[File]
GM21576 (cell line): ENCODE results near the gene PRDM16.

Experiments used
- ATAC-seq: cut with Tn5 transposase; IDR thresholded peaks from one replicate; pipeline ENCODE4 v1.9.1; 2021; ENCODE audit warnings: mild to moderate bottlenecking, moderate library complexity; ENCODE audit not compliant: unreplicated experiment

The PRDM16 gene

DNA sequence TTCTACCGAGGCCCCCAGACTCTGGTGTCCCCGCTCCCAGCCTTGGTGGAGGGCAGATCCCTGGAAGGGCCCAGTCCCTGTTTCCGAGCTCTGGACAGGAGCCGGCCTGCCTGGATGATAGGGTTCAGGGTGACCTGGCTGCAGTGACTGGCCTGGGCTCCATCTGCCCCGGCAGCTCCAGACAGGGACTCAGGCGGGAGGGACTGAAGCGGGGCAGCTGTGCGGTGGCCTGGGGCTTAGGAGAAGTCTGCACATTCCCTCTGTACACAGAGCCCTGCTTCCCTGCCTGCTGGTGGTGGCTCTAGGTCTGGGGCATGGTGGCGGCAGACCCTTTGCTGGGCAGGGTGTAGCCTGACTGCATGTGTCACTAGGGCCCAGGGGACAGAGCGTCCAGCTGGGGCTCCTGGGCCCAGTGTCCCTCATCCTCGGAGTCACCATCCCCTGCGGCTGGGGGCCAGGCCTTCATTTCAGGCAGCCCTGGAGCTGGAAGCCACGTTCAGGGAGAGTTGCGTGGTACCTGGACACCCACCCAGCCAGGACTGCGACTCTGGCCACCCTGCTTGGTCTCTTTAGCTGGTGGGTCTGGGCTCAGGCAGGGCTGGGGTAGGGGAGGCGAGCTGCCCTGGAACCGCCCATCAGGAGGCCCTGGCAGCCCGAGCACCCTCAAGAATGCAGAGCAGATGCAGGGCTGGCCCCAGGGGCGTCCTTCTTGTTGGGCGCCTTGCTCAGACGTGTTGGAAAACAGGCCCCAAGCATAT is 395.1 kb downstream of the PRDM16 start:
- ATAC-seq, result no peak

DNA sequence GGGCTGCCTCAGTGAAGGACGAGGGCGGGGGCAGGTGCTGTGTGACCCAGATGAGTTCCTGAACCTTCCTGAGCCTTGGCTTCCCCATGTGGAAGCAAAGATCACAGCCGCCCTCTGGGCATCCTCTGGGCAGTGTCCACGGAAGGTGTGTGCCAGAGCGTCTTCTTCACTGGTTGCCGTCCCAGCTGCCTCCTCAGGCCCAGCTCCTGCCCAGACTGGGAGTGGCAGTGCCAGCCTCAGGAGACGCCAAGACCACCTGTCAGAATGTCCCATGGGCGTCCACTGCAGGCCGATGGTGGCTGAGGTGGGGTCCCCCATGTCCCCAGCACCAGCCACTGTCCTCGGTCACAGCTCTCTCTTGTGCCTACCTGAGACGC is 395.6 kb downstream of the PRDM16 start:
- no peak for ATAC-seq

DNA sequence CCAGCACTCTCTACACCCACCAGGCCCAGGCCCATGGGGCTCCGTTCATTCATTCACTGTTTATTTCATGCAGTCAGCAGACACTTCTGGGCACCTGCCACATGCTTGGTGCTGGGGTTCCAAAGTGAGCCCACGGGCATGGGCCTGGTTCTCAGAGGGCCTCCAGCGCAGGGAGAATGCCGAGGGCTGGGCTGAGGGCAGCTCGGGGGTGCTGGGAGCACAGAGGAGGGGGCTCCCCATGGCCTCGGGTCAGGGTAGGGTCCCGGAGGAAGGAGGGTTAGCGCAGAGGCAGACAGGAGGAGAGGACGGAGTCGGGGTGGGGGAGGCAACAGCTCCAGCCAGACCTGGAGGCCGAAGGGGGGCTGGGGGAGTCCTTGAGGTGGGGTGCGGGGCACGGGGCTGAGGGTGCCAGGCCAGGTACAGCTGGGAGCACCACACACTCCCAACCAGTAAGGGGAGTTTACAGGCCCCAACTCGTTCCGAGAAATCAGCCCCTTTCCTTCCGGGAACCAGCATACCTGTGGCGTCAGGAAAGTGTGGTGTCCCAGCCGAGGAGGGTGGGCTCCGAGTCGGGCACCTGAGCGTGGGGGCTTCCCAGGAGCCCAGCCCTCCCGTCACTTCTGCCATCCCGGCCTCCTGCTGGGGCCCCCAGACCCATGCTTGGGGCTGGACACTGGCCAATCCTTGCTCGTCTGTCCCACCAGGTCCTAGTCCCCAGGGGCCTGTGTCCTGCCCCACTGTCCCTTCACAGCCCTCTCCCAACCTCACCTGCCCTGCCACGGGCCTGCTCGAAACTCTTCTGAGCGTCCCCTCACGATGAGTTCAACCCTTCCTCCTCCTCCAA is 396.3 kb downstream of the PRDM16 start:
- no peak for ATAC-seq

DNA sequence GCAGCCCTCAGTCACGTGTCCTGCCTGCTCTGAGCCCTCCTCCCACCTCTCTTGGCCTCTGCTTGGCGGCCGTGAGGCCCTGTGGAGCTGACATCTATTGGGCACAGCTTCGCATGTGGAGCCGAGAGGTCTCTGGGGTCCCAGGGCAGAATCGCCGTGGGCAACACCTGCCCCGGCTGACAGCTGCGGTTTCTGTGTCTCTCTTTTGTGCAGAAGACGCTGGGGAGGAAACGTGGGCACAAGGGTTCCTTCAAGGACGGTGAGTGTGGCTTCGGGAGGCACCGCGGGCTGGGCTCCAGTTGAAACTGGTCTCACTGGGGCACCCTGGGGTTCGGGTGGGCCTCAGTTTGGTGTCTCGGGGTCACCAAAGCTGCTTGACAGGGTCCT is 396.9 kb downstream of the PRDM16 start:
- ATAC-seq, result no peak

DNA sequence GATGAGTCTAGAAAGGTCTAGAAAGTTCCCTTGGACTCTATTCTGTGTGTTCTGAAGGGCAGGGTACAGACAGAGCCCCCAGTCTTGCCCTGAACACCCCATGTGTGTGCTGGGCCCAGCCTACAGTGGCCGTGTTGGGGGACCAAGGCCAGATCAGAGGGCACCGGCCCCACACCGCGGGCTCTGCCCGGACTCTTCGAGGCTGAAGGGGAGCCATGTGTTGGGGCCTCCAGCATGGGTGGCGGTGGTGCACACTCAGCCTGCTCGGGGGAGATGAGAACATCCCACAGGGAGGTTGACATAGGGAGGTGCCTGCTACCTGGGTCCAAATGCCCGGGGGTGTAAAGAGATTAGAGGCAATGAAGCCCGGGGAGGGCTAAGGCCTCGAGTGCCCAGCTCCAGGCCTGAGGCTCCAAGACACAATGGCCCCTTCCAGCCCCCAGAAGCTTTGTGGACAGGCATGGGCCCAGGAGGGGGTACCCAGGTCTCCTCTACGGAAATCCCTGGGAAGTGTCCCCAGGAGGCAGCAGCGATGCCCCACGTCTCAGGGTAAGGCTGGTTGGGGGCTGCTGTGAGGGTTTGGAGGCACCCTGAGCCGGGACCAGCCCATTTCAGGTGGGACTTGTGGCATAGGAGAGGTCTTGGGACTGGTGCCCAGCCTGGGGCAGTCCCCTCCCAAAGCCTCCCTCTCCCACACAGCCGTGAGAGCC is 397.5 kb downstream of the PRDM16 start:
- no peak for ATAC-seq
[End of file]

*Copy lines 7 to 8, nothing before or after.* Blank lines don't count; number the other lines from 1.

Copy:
DNA sequence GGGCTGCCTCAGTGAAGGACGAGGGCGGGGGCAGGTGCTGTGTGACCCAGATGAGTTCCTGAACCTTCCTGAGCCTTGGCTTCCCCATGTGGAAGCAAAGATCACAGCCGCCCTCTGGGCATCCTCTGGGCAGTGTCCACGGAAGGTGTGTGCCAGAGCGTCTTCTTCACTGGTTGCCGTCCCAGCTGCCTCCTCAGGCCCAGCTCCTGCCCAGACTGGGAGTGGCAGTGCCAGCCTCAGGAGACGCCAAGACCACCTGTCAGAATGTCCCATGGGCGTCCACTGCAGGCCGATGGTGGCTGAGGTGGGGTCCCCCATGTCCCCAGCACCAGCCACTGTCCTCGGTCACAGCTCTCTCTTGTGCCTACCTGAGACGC is 395.6 kb downstream of the PRDM16 start:
- no peak for ATAC-seq